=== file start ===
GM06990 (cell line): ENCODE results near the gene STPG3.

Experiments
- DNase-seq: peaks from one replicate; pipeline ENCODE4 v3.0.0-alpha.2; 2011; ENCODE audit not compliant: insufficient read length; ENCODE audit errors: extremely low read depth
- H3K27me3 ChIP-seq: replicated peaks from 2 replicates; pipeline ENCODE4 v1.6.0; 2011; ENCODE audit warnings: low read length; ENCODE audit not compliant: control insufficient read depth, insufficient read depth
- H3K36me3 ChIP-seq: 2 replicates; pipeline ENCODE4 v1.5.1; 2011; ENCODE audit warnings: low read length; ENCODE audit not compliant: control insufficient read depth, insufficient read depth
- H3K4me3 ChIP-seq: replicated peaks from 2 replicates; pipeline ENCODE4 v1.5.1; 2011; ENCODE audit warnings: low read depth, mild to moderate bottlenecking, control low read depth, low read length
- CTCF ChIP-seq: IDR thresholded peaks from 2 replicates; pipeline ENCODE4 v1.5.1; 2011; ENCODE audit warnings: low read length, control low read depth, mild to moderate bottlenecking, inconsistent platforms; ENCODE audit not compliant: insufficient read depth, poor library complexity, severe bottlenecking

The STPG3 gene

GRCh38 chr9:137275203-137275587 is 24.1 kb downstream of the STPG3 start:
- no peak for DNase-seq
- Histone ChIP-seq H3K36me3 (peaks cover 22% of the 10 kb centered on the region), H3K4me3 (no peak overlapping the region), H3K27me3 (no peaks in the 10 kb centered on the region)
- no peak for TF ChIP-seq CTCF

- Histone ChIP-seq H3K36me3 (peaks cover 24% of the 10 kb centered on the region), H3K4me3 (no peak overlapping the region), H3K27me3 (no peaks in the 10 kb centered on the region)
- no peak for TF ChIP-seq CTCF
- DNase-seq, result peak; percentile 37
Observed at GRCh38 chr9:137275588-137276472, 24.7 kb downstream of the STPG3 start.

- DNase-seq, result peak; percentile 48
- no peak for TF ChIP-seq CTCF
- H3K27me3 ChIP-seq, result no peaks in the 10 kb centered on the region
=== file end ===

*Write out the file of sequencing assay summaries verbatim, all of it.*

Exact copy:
GM06990 (cell line): ENCODE results near the gene STPG3.

Experiments
- DNase-seq: peaks from one replicate; pipeline ENCODE4 v3.0.0-alpha.2; 2011; ENCODE audit not compliant: insufficient read length; ENCODE audit errors: extremely low read depth
- H3K27me3 ChIP-seq: replicated peaks from 2 replicates; pipeline ENCODE4 v1.6.0; 2011; ENCODE audit warnings: low read length; ENCODE audit not compliant: control insufficient read depth, insufficient read depth
- H3K36me3 ChIP-seq: 2 replicates; pipeline ENCODE4 v1.5.1; 2011; ENCODE audit warnings: low read length; ENCODE audit not compliant: control insufficient read depth, insufficient read depth
- H3K4me3 ChIP-seq: replicated peaks from 2 replicates; pipeline ENCODE4 v1.5.1; 2011; ENCODE audit warnings: low read depth, mild to moderate bottlenecking, control low read depth, low read length
- CTCF ChIP-seq: IDR thresholded peaks from 2 replicates; pipeline ENCODE4 v1.5.1; 2011; ENCODE audit warnings: low read length, control low read depth, mild to moderate bottlenecking, inconsistent platforms; ENCODE audit not compliant: insufficient read depth, poor library complexity, severe bottlenecking

The STPG3 gene

GRCh38 chr9:137275203-137275587 is 24.1 kb downstream of the STPG3 start:
- no peak for DNase-seq
- Histone ChIP-seq H3K36me3 (peaks cover 22% of the 10 kb centered on the region), H3K4me3 (no peak overlapping the region), H3K27me3 (no peaks in the 10 kb centered on the region)
- no peak for TF ChIP-seq CTCF

- Histone ChIP-seq H3K36me3 (peaks cover 24% of the 10 kb centered on the region), H3K4me3 (no peak overlapping the region), H3K27me3 (no peaks in the 10 kb centered on the region)
- no peak for TF ChIP-seq CTCF
- DNase-seq, result peak; percentile 37
Observed at GRCh38 chr9:137275588-137276472, 24.7 kb downstream of the STPG3 start.

- DNase-seq, result peak; percentile 48
- no peak for TF ChIP-seq CTCF
- H3K27me3 ChIP-seq, result no peaks in the 10 kb centered on the region